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18-03-2013 | Legal medicine | Article

Young age maximizes HPV vaccine effectiveness


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medwireNews: Emerging real-world data have shown that human papillomavirus (HPV) vaccination in early adolescence provides the strongest protection against genital warts.

Conversely, results from the Swedish registry study showed that virtually no benefit was conferred to women who received the vaccine after the age of 22 years.

The study included 2,209,263 women and girls aged 10-44 years between 2006 and 2010, of whom 5.6% received at least one dose of the quadrivalent HPV vaccine. Vaccination coverage was highest among teenage girls, at 31.9% in the 18-19 years group and 24.7% in the 13-17 years group.

Vaccine effectiveness against genital warts was 93% among girls who were vaccinated before the age of 14 years. This level of efficacy decreased with age at vaccination with corresponding rates of 80% in the 14-16 years group, 71% in the 17-19 years group, and 48% in the 20-22 years group.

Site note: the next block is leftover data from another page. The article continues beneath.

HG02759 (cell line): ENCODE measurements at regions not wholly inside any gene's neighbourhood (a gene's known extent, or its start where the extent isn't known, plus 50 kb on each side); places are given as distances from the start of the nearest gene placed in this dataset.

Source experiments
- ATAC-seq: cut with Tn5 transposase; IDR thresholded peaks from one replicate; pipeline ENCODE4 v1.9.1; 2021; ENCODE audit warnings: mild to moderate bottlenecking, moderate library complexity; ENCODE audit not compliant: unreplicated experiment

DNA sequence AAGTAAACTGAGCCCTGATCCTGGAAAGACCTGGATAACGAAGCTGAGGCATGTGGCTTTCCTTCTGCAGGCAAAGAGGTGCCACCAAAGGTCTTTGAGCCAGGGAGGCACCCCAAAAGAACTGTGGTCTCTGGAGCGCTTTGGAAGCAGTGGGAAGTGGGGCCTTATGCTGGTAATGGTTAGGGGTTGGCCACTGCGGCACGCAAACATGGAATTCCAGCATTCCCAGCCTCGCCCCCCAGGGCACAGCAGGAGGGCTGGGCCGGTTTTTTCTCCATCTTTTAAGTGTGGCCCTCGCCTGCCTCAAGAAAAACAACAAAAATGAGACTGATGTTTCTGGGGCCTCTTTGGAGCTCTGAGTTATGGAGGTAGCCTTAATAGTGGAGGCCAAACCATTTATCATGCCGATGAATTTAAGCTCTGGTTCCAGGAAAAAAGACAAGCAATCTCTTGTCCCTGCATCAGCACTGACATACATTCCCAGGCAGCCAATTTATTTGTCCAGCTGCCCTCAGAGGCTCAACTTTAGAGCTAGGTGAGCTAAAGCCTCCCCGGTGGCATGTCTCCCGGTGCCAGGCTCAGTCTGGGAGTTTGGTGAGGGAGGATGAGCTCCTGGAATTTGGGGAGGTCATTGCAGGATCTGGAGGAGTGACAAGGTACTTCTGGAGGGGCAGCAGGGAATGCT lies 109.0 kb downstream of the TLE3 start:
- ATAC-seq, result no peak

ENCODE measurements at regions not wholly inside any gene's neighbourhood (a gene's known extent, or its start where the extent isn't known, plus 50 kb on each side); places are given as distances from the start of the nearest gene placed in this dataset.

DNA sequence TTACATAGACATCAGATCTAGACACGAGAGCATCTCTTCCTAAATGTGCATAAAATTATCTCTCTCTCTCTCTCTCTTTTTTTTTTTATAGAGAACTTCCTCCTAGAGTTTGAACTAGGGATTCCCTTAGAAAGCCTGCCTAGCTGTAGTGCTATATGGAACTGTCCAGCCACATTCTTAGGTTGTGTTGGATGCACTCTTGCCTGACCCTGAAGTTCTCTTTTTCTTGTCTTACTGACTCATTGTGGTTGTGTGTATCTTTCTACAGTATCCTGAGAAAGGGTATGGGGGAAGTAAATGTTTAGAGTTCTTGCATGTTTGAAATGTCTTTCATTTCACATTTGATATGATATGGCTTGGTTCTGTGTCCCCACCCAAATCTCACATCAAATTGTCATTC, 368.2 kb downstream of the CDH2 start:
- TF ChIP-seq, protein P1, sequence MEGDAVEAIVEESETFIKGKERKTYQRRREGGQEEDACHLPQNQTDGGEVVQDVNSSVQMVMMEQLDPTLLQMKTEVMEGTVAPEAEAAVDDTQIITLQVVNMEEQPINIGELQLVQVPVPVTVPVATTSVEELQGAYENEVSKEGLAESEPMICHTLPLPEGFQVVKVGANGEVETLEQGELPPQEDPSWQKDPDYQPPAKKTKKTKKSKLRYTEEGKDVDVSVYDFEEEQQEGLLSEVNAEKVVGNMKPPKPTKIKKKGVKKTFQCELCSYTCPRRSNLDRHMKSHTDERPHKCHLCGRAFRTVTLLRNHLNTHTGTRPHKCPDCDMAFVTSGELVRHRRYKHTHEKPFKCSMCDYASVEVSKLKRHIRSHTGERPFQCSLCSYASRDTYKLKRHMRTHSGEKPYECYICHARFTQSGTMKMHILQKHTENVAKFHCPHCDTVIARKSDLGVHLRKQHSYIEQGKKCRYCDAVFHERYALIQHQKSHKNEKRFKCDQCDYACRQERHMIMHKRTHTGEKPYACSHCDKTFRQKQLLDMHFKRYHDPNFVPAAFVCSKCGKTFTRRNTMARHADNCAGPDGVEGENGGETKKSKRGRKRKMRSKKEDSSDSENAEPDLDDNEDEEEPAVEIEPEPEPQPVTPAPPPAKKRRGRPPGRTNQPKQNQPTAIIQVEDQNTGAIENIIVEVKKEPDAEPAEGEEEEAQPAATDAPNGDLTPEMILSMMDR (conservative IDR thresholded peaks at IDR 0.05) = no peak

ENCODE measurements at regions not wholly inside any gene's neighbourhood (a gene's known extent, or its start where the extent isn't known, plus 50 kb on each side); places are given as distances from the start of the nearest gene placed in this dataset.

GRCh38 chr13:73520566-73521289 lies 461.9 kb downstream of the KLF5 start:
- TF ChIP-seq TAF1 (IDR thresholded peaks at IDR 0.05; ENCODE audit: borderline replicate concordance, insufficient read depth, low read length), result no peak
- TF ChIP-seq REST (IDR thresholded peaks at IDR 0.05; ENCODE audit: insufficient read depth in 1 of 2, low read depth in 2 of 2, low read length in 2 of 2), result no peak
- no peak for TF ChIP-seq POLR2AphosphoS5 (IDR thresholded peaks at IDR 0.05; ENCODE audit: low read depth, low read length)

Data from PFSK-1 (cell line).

The study also highlighted that parental education status had a significant impact on the likelihood of vaccination. In particular, women and girls whose mother had a university level education were 8.6 times as likely to be vaccinated as those whose mother did not.

The study also provides the first individual-level data on the relationship between HPV vaccination and genital warts incidence. Sweden's healthcare system, which links patient records through multiple registries, made such an approach possible, the authors explain.

They add, however, that their findings are limited by the fact that, at the time of the study, residents had to pay for the vaccine themselves, and therefore coverage preferentially reached those of higher socioeconomic status.

"Now that the vaccination is free and offered through the schools, it will be more evenly distributed in the population," said author Lisen Arnheim-Dahlström (Karolinska Institute, Stockholm, Sweden) in a press release.

In an accompanying editorial, Jennifer Smith (University of North Carolina, Chapel Hill, USA) and Elisabete Weiderpass (Karolinska Institute, Stockholm, Sweden) say that the study was possible due to this uneven coverage before low genital warts incidence and herd immunity would render it impossible.

They add that recent study results suggest that one- and two-, as opposed to the standard three-dose vaccination schedule may be effective, but the authors did not include this information in their analyses.

Nevertheless, they say the data presented indicate that "in countries struggling to bear costs of the HPV vaccination, targeting girls aged less than 14 years may be more cost effective than investing in catch-up programs for relatively older women, in particular those aged greater than 20 years."

By Kirsty Oswald, medwireNews Reporter

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